Looks like they are going to let us down once again. History will not be kind to those who fail to learn from it, who lose faith in the people and instead go for making deals with the regime behind their back. They will be consigned to the dustbin of history.

tint tint Wrote:
Let see how DASK plays her political agenda when NLD has a small voice in the new administrative system after upcoming by-elections scheduled to be held on April 1. It all depends on how she prioritizes the agenda (releasing political prisoners, ethnic conflicts, poverty, health, education, etc.) and whether the US wants to push for three main political parties or more to exist in the Burma political system. Don't give up 88 generation leaders. We, international community, is behind you to be free first. It is very clear that Thein Sein and Shwe Man could not make a clear decision yet, therefore, as usual, leave the decision to DASK.

nyi nyi Wrote:
The government will have to deal with ASSK and the NLD only now. She is the key player internationally and is a valued prize for the government. If and when the 88 generation leaders are released they are unlikely to join the NLD and instead set up their own political party. This is a problem in Burma that if you put 3 people together they will set up 3 political parties instead of gathering behind a person and give support. The government has got ASSK on board and the rest are dispensable. If 88 generation leaders are not politically shrewd they will be staying behind the bar for a long time to come.

Kerry Wrote:
Excellent article!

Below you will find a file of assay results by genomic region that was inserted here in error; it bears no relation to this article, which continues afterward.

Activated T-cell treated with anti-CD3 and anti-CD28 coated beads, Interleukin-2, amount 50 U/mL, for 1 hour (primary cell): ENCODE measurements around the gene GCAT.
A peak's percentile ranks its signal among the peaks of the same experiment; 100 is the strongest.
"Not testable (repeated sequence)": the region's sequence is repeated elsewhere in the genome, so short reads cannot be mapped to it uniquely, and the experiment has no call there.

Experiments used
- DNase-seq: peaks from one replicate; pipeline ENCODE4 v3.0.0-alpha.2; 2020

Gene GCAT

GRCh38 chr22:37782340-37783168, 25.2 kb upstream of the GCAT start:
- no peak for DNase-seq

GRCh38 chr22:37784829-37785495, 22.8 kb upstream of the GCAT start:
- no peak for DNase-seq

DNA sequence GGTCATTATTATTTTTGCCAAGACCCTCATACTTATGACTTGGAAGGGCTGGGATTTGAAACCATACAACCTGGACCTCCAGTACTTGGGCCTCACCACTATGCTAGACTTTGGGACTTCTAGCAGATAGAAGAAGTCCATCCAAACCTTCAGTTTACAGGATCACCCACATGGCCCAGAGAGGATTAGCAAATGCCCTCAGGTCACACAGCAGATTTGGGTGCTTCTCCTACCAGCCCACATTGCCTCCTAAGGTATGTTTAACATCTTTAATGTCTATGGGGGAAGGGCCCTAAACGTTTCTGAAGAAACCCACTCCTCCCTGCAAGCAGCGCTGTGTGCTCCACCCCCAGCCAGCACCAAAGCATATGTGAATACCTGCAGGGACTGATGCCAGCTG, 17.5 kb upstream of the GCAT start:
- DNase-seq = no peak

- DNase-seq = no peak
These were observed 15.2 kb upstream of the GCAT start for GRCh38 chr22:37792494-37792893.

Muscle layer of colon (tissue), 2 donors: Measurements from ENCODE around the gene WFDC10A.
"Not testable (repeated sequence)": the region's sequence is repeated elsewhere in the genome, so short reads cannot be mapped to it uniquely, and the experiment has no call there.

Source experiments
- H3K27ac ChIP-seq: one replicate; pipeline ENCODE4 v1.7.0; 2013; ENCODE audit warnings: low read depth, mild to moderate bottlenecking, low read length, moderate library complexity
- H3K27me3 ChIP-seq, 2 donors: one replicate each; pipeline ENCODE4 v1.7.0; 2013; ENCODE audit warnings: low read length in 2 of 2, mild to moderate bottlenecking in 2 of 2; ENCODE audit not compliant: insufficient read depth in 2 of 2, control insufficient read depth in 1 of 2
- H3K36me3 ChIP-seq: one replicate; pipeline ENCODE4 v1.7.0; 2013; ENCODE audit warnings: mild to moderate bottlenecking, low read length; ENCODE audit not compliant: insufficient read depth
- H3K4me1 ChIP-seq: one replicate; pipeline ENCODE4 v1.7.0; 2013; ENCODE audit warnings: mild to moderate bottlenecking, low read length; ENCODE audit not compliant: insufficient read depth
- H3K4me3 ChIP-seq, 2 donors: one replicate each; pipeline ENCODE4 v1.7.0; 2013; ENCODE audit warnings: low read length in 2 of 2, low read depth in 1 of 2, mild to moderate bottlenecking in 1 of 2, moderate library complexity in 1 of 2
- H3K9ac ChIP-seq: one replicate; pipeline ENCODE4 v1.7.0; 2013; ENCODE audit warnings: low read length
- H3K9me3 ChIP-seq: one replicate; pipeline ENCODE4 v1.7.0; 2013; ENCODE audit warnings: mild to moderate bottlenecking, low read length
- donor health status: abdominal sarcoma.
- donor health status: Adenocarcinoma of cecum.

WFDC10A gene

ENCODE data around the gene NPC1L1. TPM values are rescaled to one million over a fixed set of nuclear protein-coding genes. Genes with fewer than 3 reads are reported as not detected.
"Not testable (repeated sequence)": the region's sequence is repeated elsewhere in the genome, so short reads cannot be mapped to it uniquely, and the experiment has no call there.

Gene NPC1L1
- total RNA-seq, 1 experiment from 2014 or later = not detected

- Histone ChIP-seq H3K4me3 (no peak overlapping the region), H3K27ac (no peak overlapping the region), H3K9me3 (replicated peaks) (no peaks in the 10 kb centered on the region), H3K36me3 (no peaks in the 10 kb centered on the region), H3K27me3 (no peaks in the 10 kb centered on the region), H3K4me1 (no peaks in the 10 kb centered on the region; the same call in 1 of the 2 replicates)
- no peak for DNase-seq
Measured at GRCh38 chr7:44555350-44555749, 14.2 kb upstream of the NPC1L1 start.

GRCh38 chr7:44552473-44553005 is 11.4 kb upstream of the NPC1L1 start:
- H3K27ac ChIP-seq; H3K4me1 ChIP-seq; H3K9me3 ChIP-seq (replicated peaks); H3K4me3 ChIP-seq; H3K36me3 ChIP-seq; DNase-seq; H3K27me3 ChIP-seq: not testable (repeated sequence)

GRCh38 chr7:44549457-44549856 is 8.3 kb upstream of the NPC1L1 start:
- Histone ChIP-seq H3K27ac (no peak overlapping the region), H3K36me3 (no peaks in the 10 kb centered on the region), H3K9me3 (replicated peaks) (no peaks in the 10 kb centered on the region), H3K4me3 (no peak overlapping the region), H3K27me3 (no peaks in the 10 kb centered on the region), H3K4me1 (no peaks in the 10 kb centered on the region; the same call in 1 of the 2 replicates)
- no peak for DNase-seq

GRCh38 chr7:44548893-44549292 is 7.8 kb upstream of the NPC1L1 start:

With respect

Roland Watson Wrote:
It couldn't be clearer why Burma's military junta, the SLORC/SPDC/NDSC, didn't release more political prisoners. Daw Aung San Suu Kyi has given up. The junta releases political prisoners when it needs to improve its international legitimacy. Now that Daw Suu and the NLD have rejoined the legal fold, the generals have all the legitimacy they need. Without renewed, strong, public pressure, the heros of Burma will be held in prison until they die.

Moe Aung Wrote:
Why bother when they are doing so well with ASSK safely in the frame? The bargaining chips have a pecking order and the govt is using them sparingly to effect.

Will the US also soften up like the Lady? Her release was probably deemed a more than adequate sop combined with the U turn on the dam.

Should the people get Shwe Gas lined up in their crosshairs as the next target for public protest - our own bargaining chip? Or do we just leave our 'leaders' on both sides making deals behind our back?

myichi tarheel Wrote:
Reforms couldn't happen with only one person and this disappointing stupid clemency shows that there still are a lot of dumb persons in the government, totally uninterested in the good of the country. They are the ones that need to be rooted out and put in jail in place of the selfless political prisoners.

More Articles in This Section

bullet Courage and Cowardice in the Courtroom

bullet The President's Speech

bullet Burma’s Trust Deficit

bullet Burma’s Much-Awaited News Finally Arrives

bullet Human Rights in Burma: No Excuse for Delay

bullet Time for Thein Sein to Prove the Skeptics Wrong

bullet Making it Legal

bullet Burma's Forgotten Farmers

bullet One Year Later: Bogus Election Offers Some Hope

bullet Asean Should Bide Its Time on Burma Getting Key Role